Service in a combat zone includes any periods you are absent from duty because of sickness, wounds, or leave. If, as a result of serving in a combat zone, a person becomes a prisoner of war or is missing in action, that person is considered to be serving in the combat zone so long as he or she keeps that status for military pay purposes.
taxmap/pubs/p3-002.htm#en_us_publink1000176212

Hospitalized While Serving in a
Combat Zone(p10)

rule
If you are hospitalized while serving in a combat zone, the wound, disease, or injury causing the hospitalization will be presumed to have been incurred while serving in the combat zone unless there is clear evidence to the contrary.
taxmap/pubs/p3-002.htm#en_us_publink1000176213

Example.(p10)

You are hospitalized for a specific disease in a combat zone where you have been serving for 3 weeks, and the disease for which you are hospitalized has an incubation period of 2 to 4 weeks. The disease is presumed to have been incurred while you were serving in the combat zone. On the other hand, if the incubation period of the disease is 1 year, the disease would not have been incurred while you were serving in the combat zone.
taxmap/pubs/p3-002.htm#en_us_publink1000176214

Hospitalized After Leaving a Combat Zone(p10)

rule
In some cases, the wound, disease, or injury may have been incurred while you were serving in the combat zone, even though you were not hospitalized until after you left. In that case, you can exclude military pay earned while you are hospitalized as a result of the wound, disease, or injury.
taxmap/pubs/p3-002.htm#en_us_publink1000176215

Example.(p10)

You were hospitalized for a specific disease 3 weeks after you left the combat zone. The incubation period of the disease is from 2 to 4 weeks. The disease is presumed to have been incurred while serving in the combat zone.
taxmap/pubs/p3-002.htm#en_us_publink1000176216

Nonqualifying Presence in Combat Zone(p10)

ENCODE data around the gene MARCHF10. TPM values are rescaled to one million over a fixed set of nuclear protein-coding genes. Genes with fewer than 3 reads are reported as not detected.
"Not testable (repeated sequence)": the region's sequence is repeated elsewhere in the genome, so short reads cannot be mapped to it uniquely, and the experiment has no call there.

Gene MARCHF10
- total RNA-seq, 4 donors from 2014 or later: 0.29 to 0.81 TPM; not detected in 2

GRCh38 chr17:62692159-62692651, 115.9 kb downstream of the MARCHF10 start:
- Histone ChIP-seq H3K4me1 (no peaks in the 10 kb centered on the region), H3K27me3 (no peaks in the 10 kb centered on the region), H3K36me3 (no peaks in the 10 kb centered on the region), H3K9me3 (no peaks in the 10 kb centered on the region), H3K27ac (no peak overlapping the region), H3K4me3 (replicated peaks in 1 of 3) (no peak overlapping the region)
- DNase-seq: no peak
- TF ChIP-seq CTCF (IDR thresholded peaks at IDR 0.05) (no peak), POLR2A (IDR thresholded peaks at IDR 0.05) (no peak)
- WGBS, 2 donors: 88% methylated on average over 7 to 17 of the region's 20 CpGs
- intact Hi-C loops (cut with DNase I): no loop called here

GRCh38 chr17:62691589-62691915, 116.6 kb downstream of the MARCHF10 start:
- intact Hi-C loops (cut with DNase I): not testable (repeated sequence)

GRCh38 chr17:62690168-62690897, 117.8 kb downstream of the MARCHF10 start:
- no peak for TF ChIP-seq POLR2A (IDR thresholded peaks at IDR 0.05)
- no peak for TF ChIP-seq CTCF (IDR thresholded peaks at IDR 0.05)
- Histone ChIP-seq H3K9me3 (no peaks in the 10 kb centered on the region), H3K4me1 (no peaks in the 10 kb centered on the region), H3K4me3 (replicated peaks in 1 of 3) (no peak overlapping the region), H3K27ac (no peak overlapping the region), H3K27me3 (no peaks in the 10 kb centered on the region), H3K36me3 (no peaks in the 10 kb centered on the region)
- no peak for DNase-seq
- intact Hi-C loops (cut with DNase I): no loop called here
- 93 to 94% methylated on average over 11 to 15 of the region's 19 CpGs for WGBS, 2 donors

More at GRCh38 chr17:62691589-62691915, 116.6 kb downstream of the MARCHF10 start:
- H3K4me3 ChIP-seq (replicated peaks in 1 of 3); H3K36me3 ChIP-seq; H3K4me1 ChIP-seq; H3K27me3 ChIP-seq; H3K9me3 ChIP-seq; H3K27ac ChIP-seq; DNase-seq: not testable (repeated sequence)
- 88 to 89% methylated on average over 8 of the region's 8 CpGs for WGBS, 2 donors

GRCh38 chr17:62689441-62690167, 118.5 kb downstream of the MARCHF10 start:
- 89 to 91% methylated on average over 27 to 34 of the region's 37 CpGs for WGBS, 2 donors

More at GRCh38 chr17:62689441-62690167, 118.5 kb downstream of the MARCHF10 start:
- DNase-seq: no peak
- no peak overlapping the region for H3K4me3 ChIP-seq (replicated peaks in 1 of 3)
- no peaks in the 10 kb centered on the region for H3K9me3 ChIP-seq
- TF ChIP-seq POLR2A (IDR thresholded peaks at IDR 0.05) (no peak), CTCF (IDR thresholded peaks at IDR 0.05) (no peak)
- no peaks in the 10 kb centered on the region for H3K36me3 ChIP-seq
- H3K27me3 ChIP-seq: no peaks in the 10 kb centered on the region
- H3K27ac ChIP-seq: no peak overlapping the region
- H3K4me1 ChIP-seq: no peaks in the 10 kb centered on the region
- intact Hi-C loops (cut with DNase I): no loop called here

rule
None of the following types of military service qualify as service in a combat zone.
taxmap/pubs/p3-002.htm#en_us_publink1000176217

Service Outside Combat Zone Considered Service in Combat Zone(p10)

rule
Military service outside a combat zone is considered to be performed in a combat zone if:
Military pay received for this service will qualify for the combat zone exclusion if all of the requirements (other than service in a combat zone) are met and the pay is verifiable by reference to military pay records.
taxmap/pubs/p3-002.htm#en_us_publink1000176218

Amount of Exclusion(p10)

rule
If you are an enlisted member, warrant officer, or commissioned warrant officer and you serve in a combat zone during any part of a month, you can exclude all of your military pay for that month. It should not be included in the wages reported on your Form W-2. You also can exclude military pay earned while you are hospitalized as a result of wounds, disease, or injury incurred in the combat zone. If you are hospitalized, you cannot exclude any military pay received for any month of service that begins more than 2 years after the end of combat activities in the combat zone. Your hospitalization does not have to be in the combat zone.
If you are a commissioned officer (other than a commissioned warrant officer), you can exclude your pay according to the rules just discussed. However, the amount of your exclusion is limited to the highest rate of enlisted pay (plus imminent danger/hostile fire pay you received) for each month during any part of which you served in a combat zone or were hospitalized as a result of your service there.